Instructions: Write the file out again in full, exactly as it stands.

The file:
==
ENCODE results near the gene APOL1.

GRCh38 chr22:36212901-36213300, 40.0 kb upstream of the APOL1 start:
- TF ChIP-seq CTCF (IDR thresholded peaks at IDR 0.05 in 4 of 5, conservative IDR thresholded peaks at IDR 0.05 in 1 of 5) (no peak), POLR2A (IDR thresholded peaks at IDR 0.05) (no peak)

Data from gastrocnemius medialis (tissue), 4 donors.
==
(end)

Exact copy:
ENCODE results near the gene APOL1.

GRCh38 chr22:36212901-36213300, 40.0 kb upstream of the APOL1 start:
- TF ChIP-seq CTCF (IDR thresholded peaks at IDR 0.05 in 4 of 5, conservative IDR thresholded peaks at IDR 0.05 in 1 of 5) (no peak), POLR2A (IDR thresholded peaks at IDR 0.05) (no peak)

Data from gastrocnemius medialis (tissue), 4 donors.